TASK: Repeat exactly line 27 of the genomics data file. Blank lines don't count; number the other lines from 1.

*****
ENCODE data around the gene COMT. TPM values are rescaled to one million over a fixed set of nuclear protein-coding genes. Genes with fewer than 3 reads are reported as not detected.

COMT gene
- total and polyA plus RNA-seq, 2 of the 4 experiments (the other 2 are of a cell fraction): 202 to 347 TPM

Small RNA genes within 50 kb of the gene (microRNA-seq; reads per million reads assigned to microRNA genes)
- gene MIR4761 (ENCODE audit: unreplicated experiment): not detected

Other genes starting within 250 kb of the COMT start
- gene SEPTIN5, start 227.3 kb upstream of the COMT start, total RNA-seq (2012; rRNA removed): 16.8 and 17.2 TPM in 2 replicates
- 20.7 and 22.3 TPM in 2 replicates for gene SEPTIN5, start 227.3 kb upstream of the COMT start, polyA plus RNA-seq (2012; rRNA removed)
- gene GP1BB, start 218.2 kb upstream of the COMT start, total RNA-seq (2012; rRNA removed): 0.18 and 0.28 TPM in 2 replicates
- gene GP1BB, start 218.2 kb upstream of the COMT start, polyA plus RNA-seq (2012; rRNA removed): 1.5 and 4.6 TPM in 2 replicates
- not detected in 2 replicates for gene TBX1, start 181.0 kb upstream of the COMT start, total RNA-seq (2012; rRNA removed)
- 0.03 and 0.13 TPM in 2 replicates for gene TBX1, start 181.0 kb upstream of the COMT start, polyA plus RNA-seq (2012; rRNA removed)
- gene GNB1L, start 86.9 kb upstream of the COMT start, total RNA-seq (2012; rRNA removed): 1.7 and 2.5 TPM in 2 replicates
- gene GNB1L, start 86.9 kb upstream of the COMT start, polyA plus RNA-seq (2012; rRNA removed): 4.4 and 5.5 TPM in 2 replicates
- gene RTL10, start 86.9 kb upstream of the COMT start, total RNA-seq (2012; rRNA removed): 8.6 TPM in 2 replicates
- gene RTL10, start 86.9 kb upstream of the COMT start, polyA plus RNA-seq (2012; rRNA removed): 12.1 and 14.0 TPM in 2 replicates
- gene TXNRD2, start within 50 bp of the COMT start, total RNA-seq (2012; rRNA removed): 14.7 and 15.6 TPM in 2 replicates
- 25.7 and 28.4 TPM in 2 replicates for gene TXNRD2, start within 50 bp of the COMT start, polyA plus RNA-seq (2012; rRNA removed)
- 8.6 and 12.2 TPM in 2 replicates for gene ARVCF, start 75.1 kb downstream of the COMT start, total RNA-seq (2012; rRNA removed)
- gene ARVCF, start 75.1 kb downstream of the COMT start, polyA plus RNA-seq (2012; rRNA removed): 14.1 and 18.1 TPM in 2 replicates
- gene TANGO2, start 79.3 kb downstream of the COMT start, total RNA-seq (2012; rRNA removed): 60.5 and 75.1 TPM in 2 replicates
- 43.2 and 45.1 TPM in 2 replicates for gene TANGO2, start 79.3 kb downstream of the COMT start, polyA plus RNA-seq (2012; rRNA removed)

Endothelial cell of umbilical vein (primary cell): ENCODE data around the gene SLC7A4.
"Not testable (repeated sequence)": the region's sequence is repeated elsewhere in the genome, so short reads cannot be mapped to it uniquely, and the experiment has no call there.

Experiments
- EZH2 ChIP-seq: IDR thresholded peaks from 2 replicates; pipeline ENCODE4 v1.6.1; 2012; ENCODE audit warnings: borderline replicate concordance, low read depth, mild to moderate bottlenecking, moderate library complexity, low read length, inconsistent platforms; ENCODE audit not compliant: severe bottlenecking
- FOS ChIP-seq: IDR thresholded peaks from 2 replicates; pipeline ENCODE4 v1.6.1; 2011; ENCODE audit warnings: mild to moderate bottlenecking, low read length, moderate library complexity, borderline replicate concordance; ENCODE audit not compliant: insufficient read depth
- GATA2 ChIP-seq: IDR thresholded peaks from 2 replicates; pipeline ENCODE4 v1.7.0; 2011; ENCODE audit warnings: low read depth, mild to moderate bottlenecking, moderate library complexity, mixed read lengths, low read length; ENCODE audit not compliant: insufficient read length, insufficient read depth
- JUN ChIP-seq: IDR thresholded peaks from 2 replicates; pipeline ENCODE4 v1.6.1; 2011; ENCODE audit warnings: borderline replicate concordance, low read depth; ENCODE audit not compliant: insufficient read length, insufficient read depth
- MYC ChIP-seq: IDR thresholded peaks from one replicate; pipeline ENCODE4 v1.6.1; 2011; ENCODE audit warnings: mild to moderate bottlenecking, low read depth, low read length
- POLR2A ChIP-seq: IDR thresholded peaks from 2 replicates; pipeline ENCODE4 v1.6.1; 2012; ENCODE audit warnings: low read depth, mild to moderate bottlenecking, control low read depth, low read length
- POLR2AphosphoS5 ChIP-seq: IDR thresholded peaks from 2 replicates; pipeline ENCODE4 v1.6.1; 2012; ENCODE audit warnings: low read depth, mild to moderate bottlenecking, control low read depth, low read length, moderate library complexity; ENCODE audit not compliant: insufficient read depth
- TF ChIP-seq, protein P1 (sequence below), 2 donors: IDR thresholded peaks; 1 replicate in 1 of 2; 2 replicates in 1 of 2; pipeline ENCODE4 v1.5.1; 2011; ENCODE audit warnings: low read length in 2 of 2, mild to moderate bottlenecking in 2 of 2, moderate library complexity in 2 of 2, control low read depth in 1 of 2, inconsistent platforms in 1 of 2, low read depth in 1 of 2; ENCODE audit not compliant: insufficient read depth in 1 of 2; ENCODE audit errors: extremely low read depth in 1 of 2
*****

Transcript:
- FOS ChIP-seq: IDR thresholded peaks from 2 replicates; pipeline ENCODE4 v1.6.1; 2011; ENCODE audit warnings: mild to moderate bottlenecking, low read length, moderate library complexity, borderline replicate concordance; ENCODE audit not compliant: insufficient read depth